Subjects were seated in a dimmed and sound-attenuated room. Visual instructions were projected on a translucent screen (60Hz refresh rate), which was centrally positioned 57cm in front of the subjects. Each trial started with the presentation of a light grey dot in the middle of the screen for 500ms (Fig. 1). Next, the light grey dot decreased in luminance, signaling the start of the stimulation period. After a jittered time period of 900–1100ms in which only the fixation dot was present, subjects received electrotactile stimuli on their left index finger. First, subjects were stimulated with one subliminal stimulus (i.e., stimulation with subthreshold amplitude levels) followed by zero, one, or two suprathreshold target stimuli (see below for details on stimulation parameters). The subliminal stimulus was applied by means of an electrode pair located at the base of the left index finger. Current amplitudes of the subliminal stimulation (1.2±0.3mA [mean±SD]) were determined individually for each subject prior to the experiment and set to 85% of the individual perceptual threshold, so that subjects did not consciously perceive this stimulus. Target stimuli were applied by means of an electrode pair located at the tip of the left index finger. Target stimuli amplitudes (2.5±0.5mA) were individually set to a level where subjects could clearly perceive stimulation, but below pain threshold. The time lag between the subliminal stimulus and the first target stimulus were pseudo-randomly varied from 20 to 600ms in steps of 20ms. All electrotactile stimuli were applied for 0.3ms and generated by a Stimulus Current Generator (DeMeTec GmbH, Langgöns, Germany). After stimulation, the fixation dot was present for a jittered time period between 300–600ms before written instructions were presented. Subjects had to report their perception of the target stimuli, i.e., if they perceived either zero, one single or two temporally separate stimuli. If subjects did not respond within 2seconds or responded before the presentation of the instructions, a warning was presented visually and the trial was repeated at the end of the block. Responses were given by button press with the index, middle and ring finger of the right hand. Button configurations for reporting one or two stimuli were randomized from trial to trial between the right index and middle finger. The perception of zero stimuli was always reported by a button press with the right ring finger. No further feedback was given.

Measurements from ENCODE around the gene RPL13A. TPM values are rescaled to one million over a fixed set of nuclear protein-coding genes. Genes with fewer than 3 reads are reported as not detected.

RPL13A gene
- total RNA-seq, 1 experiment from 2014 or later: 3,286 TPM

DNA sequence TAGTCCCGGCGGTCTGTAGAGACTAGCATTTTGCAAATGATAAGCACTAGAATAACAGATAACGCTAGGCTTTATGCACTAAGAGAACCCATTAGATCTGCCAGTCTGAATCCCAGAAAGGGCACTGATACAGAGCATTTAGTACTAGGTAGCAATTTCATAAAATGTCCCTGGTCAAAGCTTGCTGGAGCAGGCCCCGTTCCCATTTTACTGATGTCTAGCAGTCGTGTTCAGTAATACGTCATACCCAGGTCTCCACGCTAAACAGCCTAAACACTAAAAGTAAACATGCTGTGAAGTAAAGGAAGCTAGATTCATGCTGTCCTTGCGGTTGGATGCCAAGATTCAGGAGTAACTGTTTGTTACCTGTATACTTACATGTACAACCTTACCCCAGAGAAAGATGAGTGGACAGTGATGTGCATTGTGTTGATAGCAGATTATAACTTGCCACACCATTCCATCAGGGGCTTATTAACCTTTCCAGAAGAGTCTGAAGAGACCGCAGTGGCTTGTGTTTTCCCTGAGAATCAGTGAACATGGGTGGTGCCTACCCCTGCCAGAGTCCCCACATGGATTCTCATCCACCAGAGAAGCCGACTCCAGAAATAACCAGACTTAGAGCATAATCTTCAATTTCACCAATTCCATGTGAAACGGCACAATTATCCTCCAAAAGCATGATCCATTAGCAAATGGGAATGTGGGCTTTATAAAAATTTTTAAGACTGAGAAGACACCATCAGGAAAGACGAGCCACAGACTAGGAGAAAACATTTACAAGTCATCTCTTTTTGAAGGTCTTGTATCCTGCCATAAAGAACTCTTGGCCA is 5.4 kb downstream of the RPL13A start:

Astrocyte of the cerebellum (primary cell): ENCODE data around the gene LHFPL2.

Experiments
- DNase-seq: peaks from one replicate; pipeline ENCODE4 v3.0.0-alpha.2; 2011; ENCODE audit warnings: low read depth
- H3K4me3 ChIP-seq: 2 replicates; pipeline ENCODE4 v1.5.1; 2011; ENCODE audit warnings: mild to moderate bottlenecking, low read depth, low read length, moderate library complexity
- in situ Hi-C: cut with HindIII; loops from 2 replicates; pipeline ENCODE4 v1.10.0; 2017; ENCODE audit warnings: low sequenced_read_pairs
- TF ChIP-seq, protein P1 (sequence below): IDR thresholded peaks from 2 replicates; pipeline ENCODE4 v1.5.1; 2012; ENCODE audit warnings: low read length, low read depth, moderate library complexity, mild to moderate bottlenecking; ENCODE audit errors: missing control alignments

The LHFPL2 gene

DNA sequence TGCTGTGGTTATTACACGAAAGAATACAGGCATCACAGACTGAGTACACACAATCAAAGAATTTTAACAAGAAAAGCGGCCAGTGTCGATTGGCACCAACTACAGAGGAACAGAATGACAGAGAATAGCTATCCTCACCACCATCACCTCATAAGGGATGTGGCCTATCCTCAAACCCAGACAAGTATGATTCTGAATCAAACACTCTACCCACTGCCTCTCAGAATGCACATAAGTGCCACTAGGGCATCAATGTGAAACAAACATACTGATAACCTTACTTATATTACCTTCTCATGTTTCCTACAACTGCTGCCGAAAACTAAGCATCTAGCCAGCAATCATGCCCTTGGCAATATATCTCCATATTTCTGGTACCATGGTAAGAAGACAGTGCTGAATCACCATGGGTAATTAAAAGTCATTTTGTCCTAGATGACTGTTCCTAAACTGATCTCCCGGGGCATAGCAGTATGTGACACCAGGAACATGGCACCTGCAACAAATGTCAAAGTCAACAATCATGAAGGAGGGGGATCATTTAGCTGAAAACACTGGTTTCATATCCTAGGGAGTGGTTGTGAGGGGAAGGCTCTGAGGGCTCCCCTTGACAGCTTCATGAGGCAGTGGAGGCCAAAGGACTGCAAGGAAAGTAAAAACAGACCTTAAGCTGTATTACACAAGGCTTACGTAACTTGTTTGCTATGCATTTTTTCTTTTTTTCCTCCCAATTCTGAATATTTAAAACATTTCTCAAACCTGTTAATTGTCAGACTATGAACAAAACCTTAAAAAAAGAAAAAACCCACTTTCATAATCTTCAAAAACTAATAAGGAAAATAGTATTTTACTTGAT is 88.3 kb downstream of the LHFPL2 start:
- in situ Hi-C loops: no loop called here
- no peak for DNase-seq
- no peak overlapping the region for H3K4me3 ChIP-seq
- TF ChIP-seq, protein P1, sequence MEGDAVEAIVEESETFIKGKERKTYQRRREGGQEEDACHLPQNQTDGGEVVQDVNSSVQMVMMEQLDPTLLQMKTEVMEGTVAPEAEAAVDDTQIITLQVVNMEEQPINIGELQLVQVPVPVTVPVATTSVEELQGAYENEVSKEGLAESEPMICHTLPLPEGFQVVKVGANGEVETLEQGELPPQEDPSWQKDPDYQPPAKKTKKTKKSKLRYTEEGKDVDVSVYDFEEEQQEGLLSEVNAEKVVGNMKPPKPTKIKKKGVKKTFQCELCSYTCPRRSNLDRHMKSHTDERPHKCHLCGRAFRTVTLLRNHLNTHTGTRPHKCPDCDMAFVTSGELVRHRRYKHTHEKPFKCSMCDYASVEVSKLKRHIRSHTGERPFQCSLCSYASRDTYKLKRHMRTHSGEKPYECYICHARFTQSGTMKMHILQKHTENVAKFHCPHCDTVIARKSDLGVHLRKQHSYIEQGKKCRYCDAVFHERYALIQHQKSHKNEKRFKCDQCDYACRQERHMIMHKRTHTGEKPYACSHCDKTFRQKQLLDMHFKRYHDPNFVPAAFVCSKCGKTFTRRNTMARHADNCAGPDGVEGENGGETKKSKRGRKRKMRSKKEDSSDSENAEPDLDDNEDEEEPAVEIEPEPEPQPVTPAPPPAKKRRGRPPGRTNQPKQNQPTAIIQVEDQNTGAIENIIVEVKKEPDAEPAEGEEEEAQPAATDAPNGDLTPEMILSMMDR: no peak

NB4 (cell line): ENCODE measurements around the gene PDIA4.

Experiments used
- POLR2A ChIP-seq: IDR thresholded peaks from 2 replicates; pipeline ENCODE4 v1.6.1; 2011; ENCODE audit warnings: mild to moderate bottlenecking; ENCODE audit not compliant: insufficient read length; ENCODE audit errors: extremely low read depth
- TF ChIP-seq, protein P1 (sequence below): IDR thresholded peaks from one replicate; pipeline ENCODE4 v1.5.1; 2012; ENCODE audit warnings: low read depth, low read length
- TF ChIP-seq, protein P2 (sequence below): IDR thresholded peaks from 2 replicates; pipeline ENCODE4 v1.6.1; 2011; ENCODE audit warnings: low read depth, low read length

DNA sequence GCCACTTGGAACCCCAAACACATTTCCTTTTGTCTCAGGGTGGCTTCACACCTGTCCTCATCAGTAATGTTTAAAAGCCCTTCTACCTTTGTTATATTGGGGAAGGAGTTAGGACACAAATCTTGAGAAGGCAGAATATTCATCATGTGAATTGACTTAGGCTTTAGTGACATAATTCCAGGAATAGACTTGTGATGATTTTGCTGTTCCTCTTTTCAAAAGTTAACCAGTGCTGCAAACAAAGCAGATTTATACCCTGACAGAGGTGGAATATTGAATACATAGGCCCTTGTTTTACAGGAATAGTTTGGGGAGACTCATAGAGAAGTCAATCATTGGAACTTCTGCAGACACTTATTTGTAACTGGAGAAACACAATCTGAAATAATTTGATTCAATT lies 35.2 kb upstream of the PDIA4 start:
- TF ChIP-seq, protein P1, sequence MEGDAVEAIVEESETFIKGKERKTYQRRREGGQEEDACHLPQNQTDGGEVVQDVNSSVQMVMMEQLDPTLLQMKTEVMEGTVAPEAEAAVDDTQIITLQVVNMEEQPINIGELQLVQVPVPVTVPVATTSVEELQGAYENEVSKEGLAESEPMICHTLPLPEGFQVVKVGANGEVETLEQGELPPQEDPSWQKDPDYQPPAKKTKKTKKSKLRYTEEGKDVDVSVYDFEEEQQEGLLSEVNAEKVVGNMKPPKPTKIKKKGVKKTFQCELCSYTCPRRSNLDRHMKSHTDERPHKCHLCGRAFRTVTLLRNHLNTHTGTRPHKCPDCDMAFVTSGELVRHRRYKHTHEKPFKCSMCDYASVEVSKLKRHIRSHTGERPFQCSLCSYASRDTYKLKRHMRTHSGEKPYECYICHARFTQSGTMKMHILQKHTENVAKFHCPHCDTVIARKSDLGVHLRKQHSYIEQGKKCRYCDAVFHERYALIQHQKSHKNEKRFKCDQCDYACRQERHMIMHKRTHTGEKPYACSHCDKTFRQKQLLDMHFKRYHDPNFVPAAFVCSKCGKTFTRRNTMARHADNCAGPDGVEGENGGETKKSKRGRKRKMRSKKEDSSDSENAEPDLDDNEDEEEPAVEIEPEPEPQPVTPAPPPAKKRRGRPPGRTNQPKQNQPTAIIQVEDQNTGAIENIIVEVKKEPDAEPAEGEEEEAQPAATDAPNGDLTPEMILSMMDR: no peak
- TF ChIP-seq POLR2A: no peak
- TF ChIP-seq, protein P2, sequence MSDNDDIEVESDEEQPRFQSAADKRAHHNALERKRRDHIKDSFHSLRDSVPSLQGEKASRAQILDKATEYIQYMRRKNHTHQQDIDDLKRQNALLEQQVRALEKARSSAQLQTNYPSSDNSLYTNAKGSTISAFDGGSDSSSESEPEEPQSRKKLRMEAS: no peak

Prior to each experiment, we presented to each subject suprathreshold target stimuli (without subliminal stimuli) with varying stimulus onset asynchronies (SOA). This way, we determined in a staircase procedure the individual SOA for which the respective subject perceived stimulation with two suprathreshold electrical stimuli as two separate stimuli in 50% of all trials and as one stimulus in the other 50% of trials (subsequently labeled intermediate SOA; 31.9±15.7ms; average difference 8.2±15.1ms (mean±SD) across blocks). In the following main experiment, subjects were stimulated with two target stimuli separated by this intermediate SOA in 300 trials. In addition, subjects were stimulated with two target stimuli separated by an SOA with±50% length of the intermediate SOA in 90 trials, respectively. Furthermore, trials with a predetermined SOA of 0 ms (i.e., only one stimulus was presented) and trials with long SOA (+120% intermediate SOA length) were presented in 60 trials, respectively. Finally, in on average 60 trials no target stimuli were presented. This condition served as a control condition (subsequently labeled subliminal control) to guarantee that the subjects did not perceive the subliminal stimulation. In summary, subjects received 660 trials presented in randomized order.
The experiment consisted of two identical blocks. Each block began with the staircase procedure in order to determine the individual intermediate SOA, followed by the main experiment containing 660 trials as described above. After 200 trials, subjects had the possibility to take self-paced breaks. In addition, subjects were offered a break between the two blocks. Each block had a duration of ~20min.